The facts about dingo DNA testing – reliability and accuracy.

There are several options to carry out ancestry testing on dingoes in Australia, however, not all tests are accurate and there are several limitations that users should be aware of when considering DNA test results – as pet owners, captive breeding sanctuaries or wildlife managers. Here I answer some common questions about DNA testing technology and the limitations of these methods.

What's the problem and why do people do DNA testing on dingoes?

There has been concern about the introgression of domestic dog genes into wild dingo populations through dingo x dog hybridisation for decades. In the 1970s-1980s, scientists developed a method of skull morphology assessment that could be used to estimate the likelihood that an animal was a dingo, dingo x dog hybrid or domestic dog. In the late 1990s Dr Alan Wilton developed a method of genetic ancestry estimation that could be used to DNA test dingoes. Since then improvements have been made to the ‘dingo DNA test’, including by Dr Danielle Stephens (Zoolgenetics) and it is widely used by dingo owners, conservation groups and wildlife managers. Over the last 20 years more than 5000 DNA tests have been conducted on wild and captive dingoes.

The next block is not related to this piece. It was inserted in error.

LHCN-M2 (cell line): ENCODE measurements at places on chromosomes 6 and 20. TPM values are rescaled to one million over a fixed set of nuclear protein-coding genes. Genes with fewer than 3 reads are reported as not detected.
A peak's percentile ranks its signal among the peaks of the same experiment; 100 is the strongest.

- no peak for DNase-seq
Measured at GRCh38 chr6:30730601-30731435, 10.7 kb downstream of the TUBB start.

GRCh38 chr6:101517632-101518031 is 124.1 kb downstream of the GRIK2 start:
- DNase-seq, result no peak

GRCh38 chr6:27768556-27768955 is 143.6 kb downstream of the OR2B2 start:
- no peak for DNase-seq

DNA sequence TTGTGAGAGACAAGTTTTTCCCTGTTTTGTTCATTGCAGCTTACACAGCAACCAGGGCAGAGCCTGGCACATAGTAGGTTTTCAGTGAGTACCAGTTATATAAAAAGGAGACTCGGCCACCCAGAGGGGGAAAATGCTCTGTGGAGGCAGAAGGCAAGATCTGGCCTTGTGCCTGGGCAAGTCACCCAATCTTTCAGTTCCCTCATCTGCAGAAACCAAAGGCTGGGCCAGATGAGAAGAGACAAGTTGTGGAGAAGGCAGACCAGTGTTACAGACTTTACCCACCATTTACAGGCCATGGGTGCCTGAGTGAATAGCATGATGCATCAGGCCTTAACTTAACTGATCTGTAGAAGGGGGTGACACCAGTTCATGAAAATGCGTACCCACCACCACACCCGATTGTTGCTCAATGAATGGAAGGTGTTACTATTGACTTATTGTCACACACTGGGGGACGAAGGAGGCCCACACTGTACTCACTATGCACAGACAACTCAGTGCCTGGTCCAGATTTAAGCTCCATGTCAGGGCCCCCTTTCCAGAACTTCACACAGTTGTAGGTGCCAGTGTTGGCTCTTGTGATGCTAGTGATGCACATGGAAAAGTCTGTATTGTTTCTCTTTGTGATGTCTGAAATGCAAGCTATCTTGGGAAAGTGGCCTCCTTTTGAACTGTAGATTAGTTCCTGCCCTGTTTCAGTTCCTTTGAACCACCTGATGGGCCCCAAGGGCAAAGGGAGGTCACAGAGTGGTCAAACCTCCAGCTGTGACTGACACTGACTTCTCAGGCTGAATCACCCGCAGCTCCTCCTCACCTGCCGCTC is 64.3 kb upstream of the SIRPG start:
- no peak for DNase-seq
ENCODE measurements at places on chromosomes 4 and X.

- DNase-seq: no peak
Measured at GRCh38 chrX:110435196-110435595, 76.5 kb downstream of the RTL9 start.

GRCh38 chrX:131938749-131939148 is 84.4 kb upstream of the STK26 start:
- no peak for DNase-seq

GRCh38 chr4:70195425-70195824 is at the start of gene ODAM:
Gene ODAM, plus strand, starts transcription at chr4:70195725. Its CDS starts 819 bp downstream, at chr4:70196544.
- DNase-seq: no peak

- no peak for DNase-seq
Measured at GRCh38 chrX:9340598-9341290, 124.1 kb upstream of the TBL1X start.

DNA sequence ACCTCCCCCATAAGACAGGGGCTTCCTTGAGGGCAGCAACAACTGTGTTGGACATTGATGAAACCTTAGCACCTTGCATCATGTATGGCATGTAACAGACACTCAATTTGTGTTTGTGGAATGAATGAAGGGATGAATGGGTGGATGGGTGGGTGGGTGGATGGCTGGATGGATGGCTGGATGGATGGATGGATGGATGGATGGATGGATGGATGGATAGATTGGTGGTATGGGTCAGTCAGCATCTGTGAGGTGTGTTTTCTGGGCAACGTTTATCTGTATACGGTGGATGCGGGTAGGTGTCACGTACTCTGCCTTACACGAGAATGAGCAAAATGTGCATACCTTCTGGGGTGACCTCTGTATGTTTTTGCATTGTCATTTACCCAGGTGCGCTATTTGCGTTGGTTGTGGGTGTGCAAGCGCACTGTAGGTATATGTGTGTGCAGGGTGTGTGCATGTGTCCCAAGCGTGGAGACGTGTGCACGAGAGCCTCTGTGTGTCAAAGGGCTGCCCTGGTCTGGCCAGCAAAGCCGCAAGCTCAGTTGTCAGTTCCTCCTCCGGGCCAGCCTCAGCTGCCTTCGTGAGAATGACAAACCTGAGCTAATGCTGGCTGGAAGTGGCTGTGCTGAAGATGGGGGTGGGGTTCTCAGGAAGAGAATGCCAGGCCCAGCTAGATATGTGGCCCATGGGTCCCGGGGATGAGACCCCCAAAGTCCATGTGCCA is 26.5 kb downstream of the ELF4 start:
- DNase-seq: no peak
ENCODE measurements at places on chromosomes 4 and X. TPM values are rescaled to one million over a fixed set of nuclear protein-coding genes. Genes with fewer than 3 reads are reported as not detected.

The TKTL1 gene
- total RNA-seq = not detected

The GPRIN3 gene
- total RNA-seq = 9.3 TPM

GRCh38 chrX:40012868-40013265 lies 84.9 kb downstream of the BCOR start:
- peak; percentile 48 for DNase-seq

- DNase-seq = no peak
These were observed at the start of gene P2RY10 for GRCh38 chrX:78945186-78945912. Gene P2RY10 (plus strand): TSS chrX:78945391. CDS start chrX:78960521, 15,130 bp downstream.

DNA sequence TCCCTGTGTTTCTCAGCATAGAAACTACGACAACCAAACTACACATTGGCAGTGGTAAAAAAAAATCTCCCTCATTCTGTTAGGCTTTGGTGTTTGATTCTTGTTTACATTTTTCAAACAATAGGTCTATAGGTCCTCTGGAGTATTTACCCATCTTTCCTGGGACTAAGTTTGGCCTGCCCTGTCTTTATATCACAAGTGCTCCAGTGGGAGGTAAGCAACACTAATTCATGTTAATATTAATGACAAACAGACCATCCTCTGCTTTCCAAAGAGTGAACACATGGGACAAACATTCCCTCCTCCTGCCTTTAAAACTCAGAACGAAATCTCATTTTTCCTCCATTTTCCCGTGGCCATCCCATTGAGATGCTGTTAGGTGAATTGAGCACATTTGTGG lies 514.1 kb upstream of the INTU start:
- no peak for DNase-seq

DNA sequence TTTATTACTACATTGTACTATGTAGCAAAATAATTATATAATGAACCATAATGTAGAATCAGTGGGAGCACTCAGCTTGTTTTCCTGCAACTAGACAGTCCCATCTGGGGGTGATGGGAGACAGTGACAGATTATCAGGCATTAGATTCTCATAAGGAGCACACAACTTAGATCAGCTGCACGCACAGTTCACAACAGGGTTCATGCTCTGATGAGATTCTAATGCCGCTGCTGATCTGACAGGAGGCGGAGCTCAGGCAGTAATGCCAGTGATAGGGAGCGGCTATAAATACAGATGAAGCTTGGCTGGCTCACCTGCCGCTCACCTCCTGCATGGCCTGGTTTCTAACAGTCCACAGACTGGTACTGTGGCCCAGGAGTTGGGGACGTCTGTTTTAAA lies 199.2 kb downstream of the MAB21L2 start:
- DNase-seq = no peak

Some commercial companies also offer DNA testing, focused on estimating the breed make up of domestic dogs. It is based on a similar technology, but these options may not compare directly to known dingoes. Skull morphology testing is now regarded as having limited value because A) dingoes with dog ancestry maintain a dingo-like skull morphology and B) estimates were based on the assumption that dingoes form a single population. We now know that there are multiple geographically subdivided and evolutionarily distinct lineages of dingo across Australia (see Cairns et al 2018 and Koungoulos 2020).

What type of genetic technology is used in most dingo DNA tests?